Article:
Studies & registries

Introduction

The management of stroke can be divided into several major areas:

  1. Stroke prevention, including management of risk factors
  2. Optimisation of general physiological conditions in the setting of an acute stroke
  3. Treatment of an acute stroke – thrombolysis and revascularisation
  4. Management of complications following an acute stroke
  5. Rehabilitation – restoring as much function as possible to a patient after a stroke
  6. Secondary prevention – avoidance of a recurrent stroke

In the acute stroke setting, Time is brain and the studies and registries in this section concentrate on how a patient should be managed on arrival at the hospital, including the advantage of treatment in a stroke unit, the evidence for thrombolysis, the benefits of rt-PA, and the importance of time.

Thrombolytic therapy for acute ischaemic stroke has been approached cautiously because there were high rates of intracerebral haemorrhage in early clinical trials. The NINDS Investigators performed a randomised, double-blind trial of intravenous recombinant tissue plasminogen activator (rt-PA) for ischaemic stroke after recent pilot studies suggested that rt-PA was beneficial when treatment was begun within three hours of the onset of stroke.

 

NINDS showed that:

  • For all stroke subtypes, treatment with intravenous rt-PA within 3 hours of the onset of ischaemic stroke improved clinical outcome at 3 months.
  • The greater proportion of patients were left with minimal or no deficit at 3 months after treatment with rt-PA
  • Treatment with rt-PA compared with placebo was not accompanied by an increase in severe disability or mortality.

 

Conclusion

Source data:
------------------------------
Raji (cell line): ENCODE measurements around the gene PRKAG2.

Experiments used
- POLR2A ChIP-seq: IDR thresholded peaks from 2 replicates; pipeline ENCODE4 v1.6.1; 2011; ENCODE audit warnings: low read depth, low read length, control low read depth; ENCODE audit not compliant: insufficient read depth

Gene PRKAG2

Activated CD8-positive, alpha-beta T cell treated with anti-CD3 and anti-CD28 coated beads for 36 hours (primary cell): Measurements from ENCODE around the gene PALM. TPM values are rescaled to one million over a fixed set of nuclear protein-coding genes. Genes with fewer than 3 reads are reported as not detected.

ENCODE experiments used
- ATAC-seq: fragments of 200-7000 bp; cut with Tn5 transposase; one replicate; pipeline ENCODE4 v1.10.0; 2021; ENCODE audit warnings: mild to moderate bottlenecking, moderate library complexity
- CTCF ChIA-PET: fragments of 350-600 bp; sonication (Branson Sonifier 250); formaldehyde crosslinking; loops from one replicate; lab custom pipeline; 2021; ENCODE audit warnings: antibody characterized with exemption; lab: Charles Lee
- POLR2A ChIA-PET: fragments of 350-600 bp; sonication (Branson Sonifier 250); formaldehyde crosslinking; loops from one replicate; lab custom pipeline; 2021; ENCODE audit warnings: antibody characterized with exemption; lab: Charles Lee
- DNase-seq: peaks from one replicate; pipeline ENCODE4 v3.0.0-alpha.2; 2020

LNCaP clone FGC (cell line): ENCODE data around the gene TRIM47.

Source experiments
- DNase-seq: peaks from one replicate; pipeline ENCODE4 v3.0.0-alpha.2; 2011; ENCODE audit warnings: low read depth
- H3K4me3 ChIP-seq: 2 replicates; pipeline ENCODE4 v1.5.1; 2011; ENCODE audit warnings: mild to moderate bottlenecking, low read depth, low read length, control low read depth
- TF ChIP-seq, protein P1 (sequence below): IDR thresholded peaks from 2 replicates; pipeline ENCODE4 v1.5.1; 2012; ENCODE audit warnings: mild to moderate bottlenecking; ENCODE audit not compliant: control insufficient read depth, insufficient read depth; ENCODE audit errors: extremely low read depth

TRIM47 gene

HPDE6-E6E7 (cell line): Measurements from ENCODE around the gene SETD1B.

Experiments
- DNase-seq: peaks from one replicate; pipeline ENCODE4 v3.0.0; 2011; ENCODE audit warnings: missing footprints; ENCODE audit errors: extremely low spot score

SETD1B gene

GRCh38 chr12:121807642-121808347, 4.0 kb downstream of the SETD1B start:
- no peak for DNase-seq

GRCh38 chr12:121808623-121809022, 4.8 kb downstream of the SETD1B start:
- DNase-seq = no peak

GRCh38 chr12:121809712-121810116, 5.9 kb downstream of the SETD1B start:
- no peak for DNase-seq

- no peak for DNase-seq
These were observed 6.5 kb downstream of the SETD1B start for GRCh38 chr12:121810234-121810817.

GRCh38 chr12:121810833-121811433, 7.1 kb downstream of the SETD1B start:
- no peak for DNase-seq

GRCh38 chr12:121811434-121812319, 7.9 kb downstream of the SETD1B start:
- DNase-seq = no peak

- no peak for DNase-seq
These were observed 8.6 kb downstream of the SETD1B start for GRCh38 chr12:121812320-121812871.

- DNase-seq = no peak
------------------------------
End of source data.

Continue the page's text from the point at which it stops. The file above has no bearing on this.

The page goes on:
In comparison to placebo, patients treated with rt-PA within 3 hours of an acute ischaemic stroke had approximately 30% less disability.

 

References

  1. NINDS Investigators. Tissue plasminogen activator for acute ischemic stroke. The National Institute of Neurological Disorders and Stroke rt-PA Stroke Study Group. N Engl J Med 1995,333(24):1581-1587.

Rationale

  • The efficacy of rt-PA is highest if initiated within 90 min of stroke symptom onset. However, many stroke victims do not reach a centre equipped to administer rt-PA in time, so that worldwide, <5% of acute ischaemic stroke patients are treated with rt-PA within 3 hours of stroke symptom onset.
  • rt-PA was approved by the EU regulatory authority EMEA in 2002 for use within 3 h of ischaemic stroke with two post-approval requirements:
    • All patients should be registered in the SITS internet database and entered into an observational safety study, SITS-MOST.
    • A randomised trial of rt-PA versus placebo should be performed, with an extended therapeutic window greater than 3 hours.
  • A pooled analysis of individual patient data (N=2,775) from 6 trials of i.v. rt-PA vs. placebo in 2004 showed that the effective treatment window may extend to 4.5 hours.

 

Objective

The objective of this double-blind, parallel-group, placebo controlled study was to evaluate the efficacy and safety of intravenous thrombolysis using rt-PA administered 3 to 4.5 hours after onset of stroke symptoms in patients with acute ischaemic stroke.

 

Summary of ECASS 3

  • Patients were eligible for inclusion if they were 18 to 80 years of age, had received a clinical diagnosis of acute ischaemic stroke, and were able to receive the study drug within 3 to 4.5 hours. A cerebral computer tomographic (CT) scan was required before randomisation to exclude patients who had an intracranial haemorrhage or major ischaemic infarction.
  • 821 patients in 19 European countries were enrolled.